LSAT Logical Reasoning vs GMAT Critical Reasoning

When you really get to the bottom of it, there’s not a huge difference between the LSAT logical reasoning section and the GMAT critical reasoning section. Both of these sections are going to some serious testing of your logic skills. The big difference is this: the LSAT’s section is just more difficult.

The GMAT Critical Reasoning Section Will test your ability to assess an argument

You’ll want to go here for a more in-depth article on what the GMAT critical reasoning section actually tests. However, for my purposes, this is what you need to know. The GMAT is going to test your ability strengthen, weaken, draw inferences, and figure out facts or opinions that a given argument is based on.

In order to succeed on this section, you’re going to need to figure out important parts of each argument, and then break them down, or strengthen weak parts. It’s a slog for sure, but an important aspect of the exam.

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The LSAT logical reasoning is like the GMAT, only with a large dose of Human Growth Hormone added to it

The LSAT, on the other hand, takes what the GMAT would test you on, adds a bunch of words, and then comes up with a bunch of really good, mostly correct, incorrect answers to get you to mess up. It’s rather nefarious, but for some reason, the test-creators enjoy doing this kind of thing.

Additionally, the LSAT, like I’ve said a bunch of previous articles, is written in a way that will trick test-takers who don’t take the time to read the questions thoroughly.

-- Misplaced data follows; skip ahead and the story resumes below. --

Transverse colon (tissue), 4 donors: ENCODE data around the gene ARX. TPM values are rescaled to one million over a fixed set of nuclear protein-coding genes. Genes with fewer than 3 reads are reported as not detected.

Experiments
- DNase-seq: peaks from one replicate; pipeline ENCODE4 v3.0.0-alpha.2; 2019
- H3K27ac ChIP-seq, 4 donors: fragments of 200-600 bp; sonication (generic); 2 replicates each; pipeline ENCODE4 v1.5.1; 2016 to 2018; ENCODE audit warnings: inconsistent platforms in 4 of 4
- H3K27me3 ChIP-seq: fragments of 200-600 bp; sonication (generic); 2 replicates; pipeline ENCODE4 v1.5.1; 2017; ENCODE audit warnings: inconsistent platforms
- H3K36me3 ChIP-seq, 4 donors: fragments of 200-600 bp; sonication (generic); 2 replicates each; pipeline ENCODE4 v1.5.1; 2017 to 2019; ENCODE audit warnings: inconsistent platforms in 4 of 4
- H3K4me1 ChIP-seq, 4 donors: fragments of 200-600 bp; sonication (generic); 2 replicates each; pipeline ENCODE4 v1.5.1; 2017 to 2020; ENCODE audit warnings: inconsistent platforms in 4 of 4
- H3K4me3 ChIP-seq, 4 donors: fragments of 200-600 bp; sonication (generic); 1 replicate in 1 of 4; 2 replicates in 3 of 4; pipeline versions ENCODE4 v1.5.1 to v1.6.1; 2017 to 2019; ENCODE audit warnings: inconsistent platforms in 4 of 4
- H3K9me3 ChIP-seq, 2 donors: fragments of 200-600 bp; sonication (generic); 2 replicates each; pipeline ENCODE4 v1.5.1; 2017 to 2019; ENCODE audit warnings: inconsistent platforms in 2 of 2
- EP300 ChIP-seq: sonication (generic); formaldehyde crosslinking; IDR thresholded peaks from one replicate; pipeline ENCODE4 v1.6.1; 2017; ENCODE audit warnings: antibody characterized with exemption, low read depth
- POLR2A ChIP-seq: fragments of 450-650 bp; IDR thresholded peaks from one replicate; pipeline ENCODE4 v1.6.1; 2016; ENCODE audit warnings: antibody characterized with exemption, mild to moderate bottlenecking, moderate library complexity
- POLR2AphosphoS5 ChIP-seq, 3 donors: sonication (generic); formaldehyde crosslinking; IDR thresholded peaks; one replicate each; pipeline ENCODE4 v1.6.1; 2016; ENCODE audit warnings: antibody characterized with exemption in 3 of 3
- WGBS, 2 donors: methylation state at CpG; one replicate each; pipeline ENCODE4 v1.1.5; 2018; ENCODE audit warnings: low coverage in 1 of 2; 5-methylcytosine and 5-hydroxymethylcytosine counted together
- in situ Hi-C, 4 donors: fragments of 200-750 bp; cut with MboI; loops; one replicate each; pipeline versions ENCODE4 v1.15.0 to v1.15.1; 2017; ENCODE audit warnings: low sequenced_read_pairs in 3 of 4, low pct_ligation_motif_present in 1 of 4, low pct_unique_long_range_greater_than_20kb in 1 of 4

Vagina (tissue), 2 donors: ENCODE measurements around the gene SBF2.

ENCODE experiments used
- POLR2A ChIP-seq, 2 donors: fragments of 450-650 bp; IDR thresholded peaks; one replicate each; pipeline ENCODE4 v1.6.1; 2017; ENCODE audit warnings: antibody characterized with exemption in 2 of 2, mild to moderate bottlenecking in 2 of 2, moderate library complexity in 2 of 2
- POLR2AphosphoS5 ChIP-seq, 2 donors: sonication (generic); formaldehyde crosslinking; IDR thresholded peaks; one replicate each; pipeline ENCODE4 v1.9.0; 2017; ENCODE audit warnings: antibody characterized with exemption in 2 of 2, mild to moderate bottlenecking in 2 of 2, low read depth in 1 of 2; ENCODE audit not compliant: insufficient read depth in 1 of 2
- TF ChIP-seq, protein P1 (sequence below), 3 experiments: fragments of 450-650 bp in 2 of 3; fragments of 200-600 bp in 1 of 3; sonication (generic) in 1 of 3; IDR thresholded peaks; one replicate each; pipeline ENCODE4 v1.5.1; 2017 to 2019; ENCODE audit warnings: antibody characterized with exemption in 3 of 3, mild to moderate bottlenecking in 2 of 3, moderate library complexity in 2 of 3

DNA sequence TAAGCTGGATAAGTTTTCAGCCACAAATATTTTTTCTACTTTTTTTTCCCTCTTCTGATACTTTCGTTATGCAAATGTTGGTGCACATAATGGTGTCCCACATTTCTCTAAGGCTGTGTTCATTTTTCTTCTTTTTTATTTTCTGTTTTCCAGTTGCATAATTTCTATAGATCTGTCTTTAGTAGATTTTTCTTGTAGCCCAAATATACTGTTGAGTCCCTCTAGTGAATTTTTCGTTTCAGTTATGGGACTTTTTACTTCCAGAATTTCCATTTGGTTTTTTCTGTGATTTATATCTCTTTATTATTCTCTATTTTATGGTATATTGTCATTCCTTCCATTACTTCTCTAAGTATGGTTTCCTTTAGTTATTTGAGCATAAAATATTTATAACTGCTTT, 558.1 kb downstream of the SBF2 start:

Also, since there are two separate sections of logical reasoning, you’re going to get tested in ways the GMAT can only dream about. If there’s a possible way to organize an issue, the LSAT is going to address it. It has 50 questions to do so. That means, at the end of the day, every single one of your logical analysis muscles is going to get tested, over and over again.

Putting it all together

These two tests ultimately want to get different things from their prospective test-takers. While I can’t call myself an expert on the GMAT, I can tell you that to succeed on it you’re going to need a different toolset than to succeed on the LSAT.

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The big difference between the two, other than math, is simple: the LSAT places a bunch of emphasis on a person’s ability to think logically. Logical thought is technically the basis for how the law was written in the first place. Luckily for you, logic is something that can be learned, though it’s definitely easier for some than others.

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  • Randall

    Randall earned his JD from the University of Denver in 2013. He received his BA in Communications and Social Science from the University of Washington in 2010. Randall took the LSAT twice, and managed to improve his score by 14 points the second time around. He paid the price of learning to score high on the LSAT and hopes to help other potential law students avoid similar pain.

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